Minimization: Egotists, and every other CrazyMaker, often use minimization to reduce problems they have or their culpability. They love to make molehills out of mountains, and when the mountain of problems are present, this can drive a mate crazy.
What to do? Don’t allow yourself to settle for the molehills, insisting that you see the problem for what it is, a mountain. And if they don’t agree? Stick to your guns. State your preferences, what you need and what you’d like them to do.
Blaming and Fault-Finding: CrazyMakers love to criticize, attack and find fault. This, of course, is a no-win situation. Blame only leads to counter-attacks, bickering and defensiveness.
What to do? Don’t defend or debate. Don’t enter into the fray. If you have done something wrong, quickly admit it and let them know what you will do to rectify the situation. Don’t counter-attack or find fault in return. Work at keeping conversations positive and solution-oriented.
Denial: Denial is not a river in Egypt, as they say. It’s a pattern of failing to own up to the severity of the problem. It’s people lying to themselves so much, so often, that they believe what they are saying.
What to do? There is little we can do for someone caught in the web of denial. We can speak the truth in love and camp there. No browbeating, no yelling or screaming. No name-calling—just the truth.
Playing the Victim: CrazyMakers love to pity themselves, feeling like they are always getting the short end of the stick. They feel mistreated, misunderstood, and maligned. They always have an excuse for why they behave the way they do, and if you don’t buy it, you’re accused of being mean or controlling.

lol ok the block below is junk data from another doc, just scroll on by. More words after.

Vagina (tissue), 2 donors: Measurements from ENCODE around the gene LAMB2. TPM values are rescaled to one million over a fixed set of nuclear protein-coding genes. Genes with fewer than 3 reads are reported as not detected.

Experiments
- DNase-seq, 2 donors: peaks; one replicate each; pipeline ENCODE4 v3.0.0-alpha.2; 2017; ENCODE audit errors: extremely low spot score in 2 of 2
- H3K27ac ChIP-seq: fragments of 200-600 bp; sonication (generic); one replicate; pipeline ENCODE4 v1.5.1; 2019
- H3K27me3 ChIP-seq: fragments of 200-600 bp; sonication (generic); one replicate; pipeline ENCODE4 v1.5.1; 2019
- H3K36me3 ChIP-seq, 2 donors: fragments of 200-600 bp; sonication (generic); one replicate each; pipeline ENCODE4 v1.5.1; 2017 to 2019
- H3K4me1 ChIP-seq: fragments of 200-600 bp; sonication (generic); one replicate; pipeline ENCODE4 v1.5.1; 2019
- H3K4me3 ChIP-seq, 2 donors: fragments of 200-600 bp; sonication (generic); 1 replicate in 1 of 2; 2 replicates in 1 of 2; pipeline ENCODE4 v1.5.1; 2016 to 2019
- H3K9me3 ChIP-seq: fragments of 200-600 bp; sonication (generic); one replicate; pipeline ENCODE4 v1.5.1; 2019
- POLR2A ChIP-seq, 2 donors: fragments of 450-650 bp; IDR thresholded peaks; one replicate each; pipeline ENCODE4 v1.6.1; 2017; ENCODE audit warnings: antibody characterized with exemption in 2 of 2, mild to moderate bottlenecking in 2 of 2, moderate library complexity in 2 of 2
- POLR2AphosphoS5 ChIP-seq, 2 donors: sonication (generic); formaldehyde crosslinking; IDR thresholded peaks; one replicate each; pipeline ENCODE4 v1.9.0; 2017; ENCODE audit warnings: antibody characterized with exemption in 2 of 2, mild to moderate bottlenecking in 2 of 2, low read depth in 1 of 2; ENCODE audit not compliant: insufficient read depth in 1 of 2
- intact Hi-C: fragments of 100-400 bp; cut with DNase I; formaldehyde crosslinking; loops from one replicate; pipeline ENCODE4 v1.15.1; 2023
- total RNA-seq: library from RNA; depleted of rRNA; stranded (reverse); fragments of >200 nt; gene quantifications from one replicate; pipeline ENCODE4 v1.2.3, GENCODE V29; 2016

What to do? Don’t get pulled into seeing them as the poor victim. Likewise, don’t try to convince them they are not the victim. They are in control of how they choose to see a situation.
These are just a few of the more common tactics used by CrazyMakers. Don’t be surprised if you find you’ve slipped into using a few of them yourself. Knowing these dysfunctional patterns of interacting, which always lead to chaos, can help us choose a healthier way of relating.
Please give your feedback. Which one of these tactics have you noticed in your marriage or family? Which ones have you used? We’d love to hear some success stories.
David Hawkins, Ph.D., is the founder of the Marriage Recovery Center. He has worked with couples and families to improve the quality of their lives by resolving personal issues for the last 30 years. He is the author of over 18 books, including Love Lost: Living Beyond a Broken Marriage, Saying It So He'll Listen, and When Pleasing Others Is Hurting You. His newest books are titled The Relationship Doctor's Prescription for Healing a Hurting Relationship and The Relationship Doctor's Prescription for Living Beyond Guilt. Dr. Hawkins grew up in the beautiful Pacific Northwest and lives with his wife on the South Puget Sound where he enjoys sailing, biking, and skiing. He has active practices in two Washington cities.